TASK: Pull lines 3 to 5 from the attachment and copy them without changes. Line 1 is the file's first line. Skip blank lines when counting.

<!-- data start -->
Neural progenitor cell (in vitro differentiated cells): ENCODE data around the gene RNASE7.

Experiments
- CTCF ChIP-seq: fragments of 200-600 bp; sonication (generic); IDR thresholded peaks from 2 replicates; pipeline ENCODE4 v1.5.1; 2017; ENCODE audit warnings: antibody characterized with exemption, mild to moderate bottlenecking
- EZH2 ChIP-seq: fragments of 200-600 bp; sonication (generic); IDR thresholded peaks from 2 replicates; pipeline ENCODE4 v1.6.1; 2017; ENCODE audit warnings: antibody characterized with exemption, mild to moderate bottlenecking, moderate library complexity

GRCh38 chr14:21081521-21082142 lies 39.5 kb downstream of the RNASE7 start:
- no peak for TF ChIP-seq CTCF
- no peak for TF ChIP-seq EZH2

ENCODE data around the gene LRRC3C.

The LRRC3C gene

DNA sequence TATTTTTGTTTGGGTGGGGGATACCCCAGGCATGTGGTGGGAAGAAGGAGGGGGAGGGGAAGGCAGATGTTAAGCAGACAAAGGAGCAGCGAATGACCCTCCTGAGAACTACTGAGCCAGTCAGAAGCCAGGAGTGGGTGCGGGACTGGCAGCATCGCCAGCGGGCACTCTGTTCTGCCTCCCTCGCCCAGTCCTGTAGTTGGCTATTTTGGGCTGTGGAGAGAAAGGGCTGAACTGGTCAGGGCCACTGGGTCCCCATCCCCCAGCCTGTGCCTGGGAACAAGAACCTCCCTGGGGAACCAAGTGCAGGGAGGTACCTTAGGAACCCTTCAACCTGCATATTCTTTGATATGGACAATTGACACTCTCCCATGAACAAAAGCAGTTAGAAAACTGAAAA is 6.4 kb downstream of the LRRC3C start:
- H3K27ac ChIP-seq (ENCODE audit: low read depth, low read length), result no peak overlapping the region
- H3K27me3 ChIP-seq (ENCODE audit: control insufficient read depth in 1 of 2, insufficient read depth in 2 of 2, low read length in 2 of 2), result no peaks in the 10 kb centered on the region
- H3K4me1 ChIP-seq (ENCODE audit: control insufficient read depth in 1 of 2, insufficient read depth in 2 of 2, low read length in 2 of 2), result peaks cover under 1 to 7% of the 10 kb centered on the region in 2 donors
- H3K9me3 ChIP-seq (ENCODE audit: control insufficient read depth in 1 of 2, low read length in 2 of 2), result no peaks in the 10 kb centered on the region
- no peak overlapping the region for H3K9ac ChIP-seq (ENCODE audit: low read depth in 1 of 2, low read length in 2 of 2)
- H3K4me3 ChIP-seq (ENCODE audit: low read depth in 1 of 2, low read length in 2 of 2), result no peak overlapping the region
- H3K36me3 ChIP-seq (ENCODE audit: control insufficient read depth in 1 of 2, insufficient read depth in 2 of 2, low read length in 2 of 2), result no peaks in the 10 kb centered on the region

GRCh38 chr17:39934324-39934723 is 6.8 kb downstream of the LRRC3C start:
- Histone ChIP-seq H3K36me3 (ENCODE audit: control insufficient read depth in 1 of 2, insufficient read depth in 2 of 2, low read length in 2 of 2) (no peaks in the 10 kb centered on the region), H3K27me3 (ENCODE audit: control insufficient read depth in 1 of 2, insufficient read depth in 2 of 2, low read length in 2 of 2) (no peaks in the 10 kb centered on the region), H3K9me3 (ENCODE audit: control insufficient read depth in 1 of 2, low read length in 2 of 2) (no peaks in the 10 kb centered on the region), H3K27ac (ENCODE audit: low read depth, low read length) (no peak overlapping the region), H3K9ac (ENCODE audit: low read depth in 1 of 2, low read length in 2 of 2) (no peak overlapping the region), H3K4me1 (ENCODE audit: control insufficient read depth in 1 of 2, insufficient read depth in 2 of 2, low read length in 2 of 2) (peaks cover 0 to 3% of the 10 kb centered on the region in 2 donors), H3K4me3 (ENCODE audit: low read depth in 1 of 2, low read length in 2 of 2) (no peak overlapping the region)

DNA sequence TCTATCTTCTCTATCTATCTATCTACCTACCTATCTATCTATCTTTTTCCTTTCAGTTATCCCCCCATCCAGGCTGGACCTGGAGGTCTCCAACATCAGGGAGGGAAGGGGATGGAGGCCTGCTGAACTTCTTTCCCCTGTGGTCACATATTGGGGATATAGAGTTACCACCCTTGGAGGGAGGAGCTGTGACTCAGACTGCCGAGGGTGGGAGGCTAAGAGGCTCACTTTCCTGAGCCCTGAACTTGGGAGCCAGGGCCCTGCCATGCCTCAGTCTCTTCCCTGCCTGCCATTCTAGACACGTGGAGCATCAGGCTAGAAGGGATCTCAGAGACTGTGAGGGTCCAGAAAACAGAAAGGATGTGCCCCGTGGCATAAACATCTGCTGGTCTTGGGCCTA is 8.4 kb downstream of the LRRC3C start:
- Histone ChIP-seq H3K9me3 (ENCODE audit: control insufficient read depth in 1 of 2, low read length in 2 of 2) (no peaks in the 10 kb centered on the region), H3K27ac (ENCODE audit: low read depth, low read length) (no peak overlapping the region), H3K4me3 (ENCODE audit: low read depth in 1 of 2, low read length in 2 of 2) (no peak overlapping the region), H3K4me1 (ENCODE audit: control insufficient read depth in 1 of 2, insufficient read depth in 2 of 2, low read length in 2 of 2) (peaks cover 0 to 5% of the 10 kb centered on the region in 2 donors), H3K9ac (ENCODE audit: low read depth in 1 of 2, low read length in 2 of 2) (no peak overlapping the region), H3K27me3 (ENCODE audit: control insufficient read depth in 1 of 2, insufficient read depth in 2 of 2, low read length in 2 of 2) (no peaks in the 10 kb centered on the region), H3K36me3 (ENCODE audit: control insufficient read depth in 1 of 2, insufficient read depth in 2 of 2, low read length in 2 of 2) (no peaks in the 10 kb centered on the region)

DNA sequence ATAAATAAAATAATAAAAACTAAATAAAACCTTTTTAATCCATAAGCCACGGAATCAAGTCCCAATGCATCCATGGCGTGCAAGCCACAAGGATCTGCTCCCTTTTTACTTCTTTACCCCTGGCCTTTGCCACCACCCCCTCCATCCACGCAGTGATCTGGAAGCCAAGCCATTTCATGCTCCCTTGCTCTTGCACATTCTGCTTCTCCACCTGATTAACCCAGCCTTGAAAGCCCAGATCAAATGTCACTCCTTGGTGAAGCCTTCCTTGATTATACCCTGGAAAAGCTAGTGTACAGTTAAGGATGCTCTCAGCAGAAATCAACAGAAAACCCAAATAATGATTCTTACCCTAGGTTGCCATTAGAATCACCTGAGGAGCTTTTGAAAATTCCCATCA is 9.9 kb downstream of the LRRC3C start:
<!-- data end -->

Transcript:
- CTCF ChIP-seq: fragments of 200-600 bp; sonication (generic); IDR thresholded peaks from 2 replicates; pipeline ENCODE4 v1.5.1; 2017; ENCODE audit warnings: antibody characterized with exemption, mild to moderate bottlenecking
- EZH2 ChIP-seq: fragments of 200-600 bp; sonication (generic); IDR thresholded peaks from 2 replicates; pipeline ENCODE4 v1.6.1; 2017; ENCODE audit warnings: antibody characterized with exemption, mild to moderate bottlenecking, moderate library complexity

GRCh38 chr14:21081521-21082142 lies 39.5 kb downstream of the RNASE7 start: